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Starting Group Therapy

By

Ari Jacobson, LCPC

on

May 1, 2019

I see you’re starting group therapy. Can groups really help me?

Group therapy can be intimidating. Sitting in a room, filled with what appear to be strangers, trying to convince yourself this group will therapeutically help you stay focused on your goals. The group hasn’t even begun, and we are already confident this was a waste of our time. And then suddenly the door shuts and the group leader walks in. Building support networks can often be the most difficult task we set for ourselves. It can be frustrating trying to find others who are likeminded, willing to celebrate our successes, and mourn similar failures. It can be easy to isolate, and believe that others would never understand your struggles.

Group therapy has been found to be one of the most effective therapeutic approaches available today. Paired with consistent individual therapy, groups can allow people to explore how others have coped with similar problems, while also providing encouragement to members by increasing their level of support and empathy.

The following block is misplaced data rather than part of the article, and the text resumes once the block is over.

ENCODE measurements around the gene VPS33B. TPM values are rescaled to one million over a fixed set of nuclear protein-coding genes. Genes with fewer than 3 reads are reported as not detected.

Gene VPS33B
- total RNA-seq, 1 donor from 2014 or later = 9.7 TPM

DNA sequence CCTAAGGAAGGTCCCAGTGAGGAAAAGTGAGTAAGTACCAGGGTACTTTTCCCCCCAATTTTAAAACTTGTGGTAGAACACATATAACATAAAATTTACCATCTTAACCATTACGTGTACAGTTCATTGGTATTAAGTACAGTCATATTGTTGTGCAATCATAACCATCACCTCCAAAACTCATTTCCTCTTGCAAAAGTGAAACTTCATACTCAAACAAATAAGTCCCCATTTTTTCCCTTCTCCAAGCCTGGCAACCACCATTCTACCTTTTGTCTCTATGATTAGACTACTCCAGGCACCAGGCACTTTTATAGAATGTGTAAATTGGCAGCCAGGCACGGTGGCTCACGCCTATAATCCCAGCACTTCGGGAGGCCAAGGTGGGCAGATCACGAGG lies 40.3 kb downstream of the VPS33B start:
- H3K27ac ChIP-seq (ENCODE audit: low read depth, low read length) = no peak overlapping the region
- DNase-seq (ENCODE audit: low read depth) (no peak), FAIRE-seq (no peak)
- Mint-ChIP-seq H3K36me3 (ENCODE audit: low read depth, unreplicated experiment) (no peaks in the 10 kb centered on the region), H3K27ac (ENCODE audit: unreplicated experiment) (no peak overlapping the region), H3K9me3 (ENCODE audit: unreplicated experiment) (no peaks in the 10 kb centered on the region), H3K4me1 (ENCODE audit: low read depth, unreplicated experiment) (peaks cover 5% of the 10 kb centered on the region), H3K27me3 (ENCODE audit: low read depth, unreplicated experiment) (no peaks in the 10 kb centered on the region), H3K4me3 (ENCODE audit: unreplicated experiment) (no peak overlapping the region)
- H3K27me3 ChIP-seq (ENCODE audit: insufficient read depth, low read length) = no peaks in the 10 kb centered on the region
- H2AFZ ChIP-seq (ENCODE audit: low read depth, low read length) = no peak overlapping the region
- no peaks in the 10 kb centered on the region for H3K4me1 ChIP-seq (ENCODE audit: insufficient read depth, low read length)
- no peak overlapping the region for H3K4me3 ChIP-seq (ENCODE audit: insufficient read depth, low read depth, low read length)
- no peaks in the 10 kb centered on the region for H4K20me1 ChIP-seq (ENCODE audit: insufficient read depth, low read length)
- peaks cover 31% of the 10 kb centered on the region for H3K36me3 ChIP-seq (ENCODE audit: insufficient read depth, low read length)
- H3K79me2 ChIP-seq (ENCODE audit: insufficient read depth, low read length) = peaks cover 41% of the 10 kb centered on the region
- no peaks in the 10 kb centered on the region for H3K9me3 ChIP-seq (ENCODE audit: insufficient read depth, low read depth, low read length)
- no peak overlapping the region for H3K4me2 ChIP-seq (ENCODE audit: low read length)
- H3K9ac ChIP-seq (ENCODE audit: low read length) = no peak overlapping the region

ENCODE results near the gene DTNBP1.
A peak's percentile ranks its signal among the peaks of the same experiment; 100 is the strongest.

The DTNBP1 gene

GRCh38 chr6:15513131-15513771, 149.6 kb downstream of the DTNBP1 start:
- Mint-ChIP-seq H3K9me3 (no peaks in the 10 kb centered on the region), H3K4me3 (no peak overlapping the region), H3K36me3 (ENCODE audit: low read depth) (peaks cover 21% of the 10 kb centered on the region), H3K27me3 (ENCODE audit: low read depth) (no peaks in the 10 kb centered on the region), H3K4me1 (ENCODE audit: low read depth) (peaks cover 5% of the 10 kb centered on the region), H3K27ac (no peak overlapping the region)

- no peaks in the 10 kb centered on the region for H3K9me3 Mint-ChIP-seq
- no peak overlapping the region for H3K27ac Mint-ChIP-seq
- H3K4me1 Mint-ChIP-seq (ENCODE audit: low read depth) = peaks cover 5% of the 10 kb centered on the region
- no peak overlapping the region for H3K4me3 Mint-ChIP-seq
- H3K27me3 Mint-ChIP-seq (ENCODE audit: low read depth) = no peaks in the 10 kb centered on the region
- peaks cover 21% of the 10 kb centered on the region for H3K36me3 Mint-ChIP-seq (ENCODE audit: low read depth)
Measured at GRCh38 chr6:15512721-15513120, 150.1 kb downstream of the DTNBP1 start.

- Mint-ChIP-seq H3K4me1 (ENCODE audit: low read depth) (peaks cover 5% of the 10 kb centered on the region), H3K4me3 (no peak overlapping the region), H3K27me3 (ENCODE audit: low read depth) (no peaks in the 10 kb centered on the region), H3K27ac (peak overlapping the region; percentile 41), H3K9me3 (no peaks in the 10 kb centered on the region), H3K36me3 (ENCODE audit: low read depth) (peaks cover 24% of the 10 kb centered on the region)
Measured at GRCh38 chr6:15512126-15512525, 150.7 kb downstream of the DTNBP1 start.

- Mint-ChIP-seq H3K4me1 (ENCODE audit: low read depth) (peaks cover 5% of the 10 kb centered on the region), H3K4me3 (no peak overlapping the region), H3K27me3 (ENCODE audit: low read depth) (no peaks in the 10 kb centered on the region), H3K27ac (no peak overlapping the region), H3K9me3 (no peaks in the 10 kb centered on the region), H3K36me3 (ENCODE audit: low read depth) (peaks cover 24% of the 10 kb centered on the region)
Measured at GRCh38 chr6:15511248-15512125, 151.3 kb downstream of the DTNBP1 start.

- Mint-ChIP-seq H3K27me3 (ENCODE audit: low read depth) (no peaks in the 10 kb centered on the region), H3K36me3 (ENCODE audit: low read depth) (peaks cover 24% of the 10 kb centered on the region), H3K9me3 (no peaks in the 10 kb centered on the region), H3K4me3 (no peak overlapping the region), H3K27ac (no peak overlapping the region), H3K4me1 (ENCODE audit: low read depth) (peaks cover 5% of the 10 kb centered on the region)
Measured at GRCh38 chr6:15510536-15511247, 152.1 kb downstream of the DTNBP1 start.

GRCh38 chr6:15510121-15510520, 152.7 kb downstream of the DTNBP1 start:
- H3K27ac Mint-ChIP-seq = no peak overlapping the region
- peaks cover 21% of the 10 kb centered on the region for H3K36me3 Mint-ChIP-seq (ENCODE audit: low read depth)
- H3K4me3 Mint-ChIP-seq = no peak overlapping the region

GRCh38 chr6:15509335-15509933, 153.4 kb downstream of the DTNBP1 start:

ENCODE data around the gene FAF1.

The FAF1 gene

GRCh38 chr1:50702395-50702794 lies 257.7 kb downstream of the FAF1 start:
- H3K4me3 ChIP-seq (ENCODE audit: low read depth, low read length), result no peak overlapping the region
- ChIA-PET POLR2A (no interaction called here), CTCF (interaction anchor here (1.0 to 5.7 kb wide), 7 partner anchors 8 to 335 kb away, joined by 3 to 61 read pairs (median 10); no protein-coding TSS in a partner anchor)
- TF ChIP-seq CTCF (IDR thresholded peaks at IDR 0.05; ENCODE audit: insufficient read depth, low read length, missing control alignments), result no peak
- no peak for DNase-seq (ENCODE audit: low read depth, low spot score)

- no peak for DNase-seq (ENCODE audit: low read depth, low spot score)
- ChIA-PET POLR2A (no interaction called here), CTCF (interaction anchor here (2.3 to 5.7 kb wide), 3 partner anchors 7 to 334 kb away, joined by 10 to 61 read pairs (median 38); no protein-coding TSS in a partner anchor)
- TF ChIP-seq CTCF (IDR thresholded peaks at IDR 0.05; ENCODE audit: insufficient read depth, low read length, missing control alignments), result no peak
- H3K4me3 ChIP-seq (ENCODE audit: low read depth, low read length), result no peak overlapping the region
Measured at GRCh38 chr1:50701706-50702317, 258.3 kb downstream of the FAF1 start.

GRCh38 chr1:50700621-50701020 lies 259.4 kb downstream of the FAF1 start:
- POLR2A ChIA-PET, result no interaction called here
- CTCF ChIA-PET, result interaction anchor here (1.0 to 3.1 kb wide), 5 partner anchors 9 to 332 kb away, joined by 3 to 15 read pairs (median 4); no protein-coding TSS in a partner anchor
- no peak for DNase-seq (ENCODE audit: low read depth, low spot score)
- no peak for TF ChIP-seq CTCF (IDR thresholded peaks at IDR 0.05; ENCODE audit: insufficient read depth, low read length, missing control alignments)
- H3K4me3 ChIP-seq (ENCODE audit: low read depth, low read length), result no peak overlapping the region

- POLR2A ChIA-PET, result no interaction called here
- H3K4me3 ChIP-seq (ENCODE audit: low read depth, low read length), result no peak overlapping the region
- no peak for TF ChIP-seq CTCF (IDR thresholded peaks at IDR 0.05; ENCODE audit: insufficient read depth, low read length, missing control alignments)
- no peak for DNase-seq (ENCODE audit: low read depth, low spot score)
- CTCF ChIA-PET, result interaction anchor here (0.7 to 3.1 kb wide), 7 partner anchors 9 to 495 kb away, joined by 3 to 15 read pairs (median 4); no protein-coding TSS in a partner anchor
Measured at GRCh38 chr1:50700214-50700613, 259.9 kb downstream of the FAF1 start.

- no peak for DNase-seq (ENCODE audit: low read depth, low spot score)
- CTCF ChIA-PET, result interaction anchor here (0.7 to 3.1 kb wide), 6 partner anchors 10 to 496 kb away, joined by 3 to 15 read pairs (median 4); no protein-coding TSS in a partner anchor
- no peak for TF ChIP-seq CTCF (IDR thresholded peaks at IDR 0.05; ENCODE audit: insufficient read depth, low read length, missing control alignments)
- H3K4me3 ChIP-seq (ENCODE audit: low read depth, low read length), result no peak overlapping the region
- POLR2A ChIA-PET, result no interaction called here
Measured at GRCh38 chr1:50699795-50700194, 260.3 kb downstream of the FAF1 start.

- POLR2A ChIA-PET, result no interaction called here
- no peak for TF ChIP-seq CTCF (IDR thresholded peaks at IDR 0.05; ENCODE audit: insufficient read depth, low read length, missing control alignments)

At times, it is easy to fall into the trap of thinking no one will ever understand our struggles. Unhealthy negative self-talk is a common “coping skill” many of us have incorporated into our daily thought processes. But instead, let’s develop a new routine where we can break free from our negative thought patterns and return to the positive thoughts that left us long ago.

We can create a strong group culture that encourages support to others, and the development of a strong path moving forward. Group therapy can be a stepping stone allowing us to learn from others, and create therapeutic bonds focused solely on a collective vision forward.

Contact Aspire to learn more about the various groups we offer and how they can help you take that next step forward. Call 443-442-1568 and let’s start building a new support network together.



I began working as a mental health worker for preschool children with behavioral and developmental delays while attending college and I found that I really enjoyed that type of work. As a result, I pursued a master's degree in applied psychology with a concentration in counseling from the University of Baltimore. I have been working in the substance abuse field for over three years, and I have specialized in working with adult abusers of domestic violence, as well as abusers in same sex relationships. I also have extensive experience as an "in house" drug and alcohol counselor for two Baltimore city public schools. In my free time, I go to as many concerts/comedy shows as I can, I never miss a Ravens or Orioles game, and I play lacrosse and basketball.

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